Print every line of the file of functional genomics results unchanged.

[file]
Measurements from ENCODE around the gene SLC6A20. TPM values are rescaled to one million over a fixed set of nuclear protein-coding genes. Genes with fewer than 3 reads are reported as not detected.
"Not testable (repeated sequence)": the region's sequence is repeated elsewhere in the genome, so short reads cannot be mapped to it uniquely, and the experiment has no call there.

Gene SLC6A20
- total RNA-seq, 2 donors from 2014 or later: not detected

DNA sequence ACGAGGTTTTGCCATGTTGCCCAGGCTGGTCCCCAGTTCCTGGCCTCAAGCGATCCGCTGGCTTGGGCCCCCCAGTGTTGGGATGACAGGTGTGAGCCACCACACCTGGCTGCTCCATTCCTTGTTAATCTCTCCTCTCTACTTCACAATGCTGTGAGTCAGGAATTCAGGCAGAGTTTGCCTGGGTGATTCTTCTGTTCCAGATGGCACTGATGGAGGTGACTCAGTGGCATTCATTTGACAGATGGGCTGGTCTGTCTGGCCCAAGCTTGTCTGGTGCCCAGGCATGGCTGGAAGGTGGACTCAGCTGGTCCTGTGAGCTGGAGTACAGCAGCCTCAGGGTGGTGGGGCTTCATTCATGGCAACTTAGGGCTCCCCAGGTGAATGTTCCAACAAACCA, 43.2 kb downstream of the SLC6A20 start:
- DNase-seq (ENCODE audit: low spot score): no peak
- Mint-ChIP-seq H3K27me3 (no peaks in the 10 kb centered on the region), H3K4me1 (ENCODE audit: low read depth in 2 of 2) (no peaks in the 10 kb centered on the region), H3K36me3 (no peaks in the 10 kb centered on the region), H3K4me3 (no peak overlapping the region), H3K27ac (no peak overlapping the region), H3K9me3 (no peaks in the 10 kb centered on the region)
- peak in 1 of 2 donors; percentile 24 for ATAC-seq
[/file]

Measurements from ENCODE around the gene SLC6A20. TPM values are rescaled to one million over a fixed set of nuclear protein-coding genes. Genes with fewer than 3 reads are reported as not detected.
"Not testable (repeated sequence)": the region's sequence is repeated elsewhere in the genome, so short reads cannot be mapped to it uniquely, and the experiment has no call there.

Gene SLC6A20
- total RNA-seq, 2 donors from 2014 or later: not detected

DNA sequence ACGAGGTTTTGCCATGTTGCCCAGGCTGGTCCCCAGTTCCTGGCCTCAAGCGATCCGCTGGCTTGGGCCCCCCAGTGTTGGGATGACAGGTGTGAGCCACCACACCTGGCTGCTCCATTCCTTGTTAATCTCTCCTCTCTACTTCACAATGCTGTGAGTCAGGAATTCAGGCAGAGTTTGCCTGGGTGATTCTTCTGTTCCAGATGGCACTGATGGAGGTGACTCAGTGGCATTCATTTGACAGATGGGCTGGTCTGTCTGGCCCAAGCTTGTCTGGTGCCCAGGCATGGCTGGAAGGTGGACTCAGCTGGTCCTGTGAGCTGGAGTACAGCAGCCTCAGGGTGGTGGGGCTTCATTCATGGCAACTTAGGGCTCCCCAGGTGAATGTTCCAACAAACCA, 43.2 kb downstream of the SLC6A20 start:
- DNase-seq (ENCODE audit: low spot score): no peak
- Mint-ChIP-seq H3K27me3 (no peaks in the 10 kb centered on the region), H3K4me1 (ENCODE audit: low read depth in 2 of 2) (no peaks in the 10 kb centered on the region), H3K36me3 (no peaks in the 10 kb centered on the region), H3K4me3 (no peak overlapping the region), H3K27ac (no peak overlapping the region), H3K9me3 (no peaks in the 10 kb centered on the region)
- peak in 1 of 2 donors; percentile 24 for ATAC-seq